Although capable of building ships to sustain their stewardship of space, the concept of preserving a Drac family lineage comes not through printed text or digital storage but song – which gets a bit squirmy when Gossett and later Quaid indulge in some alien vocalizing.

The Fox-preferred child-rescue ending feels tacked on and choppy, and Davidge’s itinerant narration is suddenly replaced by another voice in the final sequence where the human returns the alien offspring to his biological birthplace – a finale that was also (reportedly) longer and more detailed in the Loncraine version.

There’s also a sense Petersen was struggling to find a balance between a comic book screenplay aspiring to argue mature themes; PG-rated creature designs reminiscent of Neverending Story; and his own emerging flaws as a director: a knack for fast-moving adult action and graphic screen violence, but a lack of recognizing maudlin drama and bathos – two key elements which make Poseidon (2006) his worst film to date.

Enemy Mine is also unbalanced in the way trimmed-down gore (arrow through the neck, severed ear, industrial equipment trauma) is integrated with the juvenile puppetry (cutesy, multi-eyed invertebrates devoured by a subterranean predator not dissimilar in style and behaviour to a Muppet).

It could be argued the simplified conflicts and the fuzzily explained creature biology helped make the relationship between human and alien more pronounced, but Enemy Mine remains a deeply flawed work. Its cult status has steeped over the years, but it’s hardly the much-maligned masterpiece argued by its most ardent supporters.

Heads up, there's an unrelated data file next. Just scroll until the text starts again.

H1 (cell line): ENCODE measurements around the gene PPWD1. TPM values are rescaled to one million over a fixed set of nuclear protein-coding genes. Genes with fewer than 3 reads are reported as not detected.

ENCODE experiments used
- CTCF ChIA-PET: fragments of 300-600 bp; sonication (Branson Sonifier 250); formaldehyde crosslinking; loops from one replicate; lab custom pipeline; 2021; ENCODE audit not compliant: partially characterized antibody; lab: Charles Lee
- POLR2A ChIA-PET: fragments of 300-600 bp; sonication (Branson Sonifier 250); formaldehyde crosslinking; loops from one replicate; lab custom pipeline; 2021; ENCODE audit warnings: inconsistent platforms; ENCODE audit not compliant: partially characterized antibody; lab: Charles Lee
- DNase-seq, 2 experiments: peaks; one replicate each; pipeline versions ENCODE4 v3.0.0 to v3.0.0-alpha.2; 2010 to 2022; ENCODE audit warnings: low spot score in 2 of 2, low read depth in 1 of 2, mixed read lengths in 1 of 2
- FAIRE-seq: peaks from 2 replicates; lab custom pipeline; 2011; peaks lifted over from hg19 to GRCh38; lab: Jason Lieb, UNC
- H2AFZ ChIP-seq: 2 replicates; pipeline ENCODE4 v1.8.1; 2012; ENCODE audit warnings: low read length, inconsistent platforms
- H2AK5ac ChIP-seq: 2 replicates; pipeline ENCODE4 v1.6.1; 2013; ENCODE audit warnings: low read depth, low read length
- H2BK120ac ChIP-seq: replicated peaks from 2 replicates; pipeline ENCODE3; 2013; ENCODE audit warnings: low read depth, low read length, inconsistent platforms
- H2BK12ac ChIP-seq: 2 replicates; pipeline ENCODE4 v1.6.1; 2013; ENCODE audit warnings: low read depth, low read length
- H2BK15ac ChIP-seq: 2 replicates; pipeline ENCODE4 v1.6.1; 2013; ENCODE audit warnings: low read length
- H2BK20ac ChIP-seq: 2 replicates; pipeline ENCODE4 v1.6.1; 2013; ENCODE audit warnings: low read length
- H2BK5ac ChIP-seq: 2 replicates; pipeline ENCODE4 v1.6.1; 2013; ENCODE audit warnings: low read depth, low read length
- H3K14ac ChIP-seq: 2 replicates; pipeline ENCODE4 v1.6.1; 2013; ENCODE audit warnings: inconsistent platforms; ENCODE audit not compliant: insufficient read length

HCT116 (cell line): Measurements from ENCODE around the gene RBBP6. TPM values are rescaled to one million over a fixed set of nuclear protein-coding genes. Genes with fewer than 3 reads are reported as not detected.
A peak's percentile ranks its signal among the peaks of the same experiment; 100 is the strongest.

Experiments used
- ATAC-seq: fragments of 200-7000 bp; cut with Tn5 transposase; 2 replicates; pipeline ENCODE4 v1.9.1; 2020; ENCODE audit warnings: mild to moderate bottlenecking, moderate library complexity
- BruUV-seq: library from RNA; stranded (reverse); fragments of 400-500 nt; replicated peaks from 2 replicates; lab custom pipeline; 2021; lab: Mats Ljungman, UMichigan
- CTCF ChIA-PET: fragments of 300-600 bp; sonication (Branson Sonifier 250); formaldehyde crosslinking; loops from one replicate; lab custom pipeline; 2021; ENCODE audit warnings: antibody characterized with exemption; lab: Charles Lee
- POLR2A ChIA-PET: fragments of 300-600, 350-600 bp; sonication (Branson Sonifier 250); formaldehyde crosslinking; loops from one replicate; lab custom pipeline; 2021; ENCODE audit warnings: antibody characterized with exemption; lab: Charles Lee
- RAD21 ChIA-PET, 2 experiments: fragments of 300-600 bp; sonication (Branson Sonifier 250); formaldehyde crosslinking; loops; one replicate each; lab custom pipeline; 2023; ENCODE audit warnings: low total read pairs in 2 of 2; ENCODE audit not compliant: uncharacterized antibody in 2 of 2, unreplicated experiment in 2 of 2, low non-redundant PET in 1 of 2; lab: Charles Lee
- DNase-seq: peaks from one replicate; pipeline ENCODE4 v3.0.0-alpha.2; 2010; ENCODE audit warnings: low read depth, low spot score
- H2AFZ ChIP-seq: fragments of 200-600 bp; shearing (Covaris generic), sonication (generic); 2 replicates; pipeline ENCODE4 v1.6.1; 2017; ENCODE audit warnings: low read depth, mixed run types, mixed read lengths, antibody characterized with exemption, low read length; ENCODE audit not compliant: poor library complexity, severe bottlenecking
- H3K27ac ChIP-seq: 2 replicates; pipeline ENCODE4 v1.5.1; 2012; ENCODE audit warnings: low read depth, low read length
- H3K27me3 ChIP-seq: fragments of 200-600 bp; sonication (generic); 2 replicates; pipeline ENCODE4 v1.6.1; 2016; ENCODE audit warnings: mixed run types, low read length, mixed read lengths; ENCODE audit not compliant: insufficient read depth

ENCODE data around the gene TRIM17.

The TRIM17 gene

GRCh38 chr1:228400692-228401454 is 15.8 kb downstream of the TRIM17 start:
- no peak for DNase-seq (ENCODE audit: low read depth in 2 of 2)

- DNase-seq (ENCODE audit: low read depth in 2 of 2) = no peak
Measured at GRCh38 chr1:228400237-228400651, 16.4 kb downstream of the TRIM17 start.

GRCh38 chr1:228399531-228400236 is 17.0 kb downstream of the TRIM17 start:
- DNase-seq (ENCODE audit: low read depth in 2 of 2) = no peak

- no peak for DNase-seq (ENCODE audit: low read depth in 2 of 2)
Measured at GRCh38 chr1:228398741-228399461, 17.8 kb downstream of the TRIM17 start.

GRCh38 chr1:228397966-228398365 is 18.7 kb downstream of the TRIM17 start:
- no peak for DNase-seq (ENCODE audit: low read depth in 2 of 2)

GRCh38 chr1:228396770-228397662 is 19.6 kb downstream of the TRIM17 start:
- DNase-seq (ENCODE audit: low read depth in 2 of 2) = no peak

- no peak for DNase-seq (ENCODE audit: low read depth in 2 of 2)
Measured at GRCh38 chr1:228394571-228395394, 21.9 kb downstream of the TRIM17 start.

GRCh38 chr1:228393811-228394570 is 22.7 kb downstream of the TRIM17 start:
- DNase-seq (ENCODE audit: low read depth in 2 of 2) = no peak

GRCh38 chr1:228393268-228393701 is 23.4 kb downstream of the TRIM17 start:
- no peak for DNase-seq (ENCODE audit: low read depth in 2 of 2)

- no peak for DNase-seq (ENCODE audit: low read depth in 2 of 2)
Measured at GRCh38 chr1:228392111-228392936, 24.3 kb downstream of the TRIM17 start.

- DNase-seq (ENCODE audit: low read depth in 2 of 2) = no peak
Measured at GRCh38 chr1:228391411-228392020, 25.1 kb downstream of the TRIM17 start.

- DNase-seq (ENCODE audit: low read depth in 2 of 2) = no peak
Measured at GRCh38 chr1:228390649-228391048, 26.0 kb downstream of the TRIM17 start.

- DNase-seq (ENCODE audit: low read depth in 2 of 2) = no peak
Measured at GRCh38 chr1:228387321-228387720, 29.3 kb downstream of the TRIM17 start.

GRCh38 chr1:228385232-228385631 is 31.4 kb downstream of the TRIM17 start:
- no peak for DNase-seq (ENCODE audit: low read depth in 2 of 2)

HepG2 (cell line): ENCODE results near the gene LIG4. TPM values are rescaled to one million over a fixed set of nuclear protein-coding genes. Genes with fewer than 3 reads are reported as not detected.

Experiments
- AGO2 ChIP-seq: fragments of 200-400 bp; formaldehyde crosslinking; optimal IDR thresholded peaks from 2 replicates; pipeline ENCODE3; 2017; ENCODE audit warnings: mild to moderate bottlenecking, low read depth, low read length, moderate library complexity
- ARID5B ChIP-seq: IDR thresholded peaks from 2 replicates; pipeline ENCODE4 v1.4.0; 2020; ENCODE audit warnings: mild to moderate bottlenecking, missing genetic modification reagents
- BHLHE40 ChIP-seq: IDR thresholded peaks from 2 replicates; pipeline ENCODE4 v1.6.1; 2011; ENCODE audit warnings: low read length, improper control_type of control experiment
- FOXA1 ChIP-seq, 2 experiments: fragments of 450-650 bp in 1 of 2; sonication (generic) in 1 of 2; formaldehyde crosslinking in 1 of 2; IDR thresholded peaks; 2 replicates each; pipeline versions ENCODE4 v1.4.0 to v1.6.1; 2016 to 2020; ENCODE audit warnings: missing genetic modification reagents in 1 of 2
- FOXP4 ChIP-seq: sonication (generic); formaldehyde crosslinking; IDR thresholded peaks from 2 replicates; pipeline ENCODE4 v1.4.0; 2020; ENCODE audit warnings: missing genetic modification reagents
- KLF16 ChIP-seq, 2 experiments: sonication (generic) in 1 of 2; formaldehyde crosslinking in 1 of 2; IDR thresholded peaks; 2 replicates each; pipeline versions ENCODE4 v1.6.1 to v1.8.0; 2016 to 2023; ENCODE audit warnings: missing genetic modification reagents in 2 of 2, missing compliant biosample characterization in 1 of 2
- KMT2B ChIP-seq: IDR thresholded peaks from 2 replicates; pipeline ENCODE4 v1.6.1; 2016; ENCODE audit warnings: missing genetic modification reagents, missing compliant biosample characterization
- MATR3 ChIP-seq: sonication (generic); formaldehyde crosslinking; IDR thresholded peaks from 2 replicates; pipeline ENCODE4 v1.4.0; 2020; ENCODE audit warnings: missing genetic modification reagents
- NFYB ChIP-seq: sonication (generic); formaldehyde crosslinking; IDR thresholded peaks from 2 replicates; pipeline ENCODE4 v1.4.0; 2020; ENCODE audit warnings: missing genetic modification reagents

Twilight Time’s Blu-ray is sourced from a really nice HD master, and although the print does have some visible dirt in the opening reel, the colours and details are strong. The sound design in both 2.0 and 5.1 is quite broad, and Maurice Jarre’s score manages to convey a kind of epic scope hinted within the script and the handful of beautiful rocky locations Petersen used for wide shots.

Extras include a theatrical trailer emphasizing the film’s themes of ‘brotherhood’ and ‘responsibility’ (the only things the marketing department found exploitable), and reverent liner notes by Julie Kirgo. Maurice Jarre’s score is isolated in stereo, and his switch between full orchestra, synths, and a mélange of the two instrumental elements mostly works, but his synth action cues are still a terrible racket of drunken keyboard knuckle-pounding.

Within his feature film career Petersen has managed to tackle a wide variety of iconic genres, including fantasy (The Neverending Story), pulp sci-fi (Enemy Mine), film noir (Shattered), virus thriller (Outbreak), political thriller (In the Line of Fire), jingoistic action thriller (Air Force One), melodrama (The Perfect Storm), sword & sandal epic (Troy), and disaster film (Poseidon), but he’s never managed to recapture the power and genuine dramatic gravitas of what remains his masterwork – the epic 1981 German mini-series, Das Boot.



© 2012 Mark R. Hasan


External References:

IMDBSoundtrack AlbumComposer Filmography


Return to: Home / Blu-ray, DVD, Film ReviewsE

Tags: , , , , , , ,

Category: Blu-ray / DVD Film Review

Comments are closed.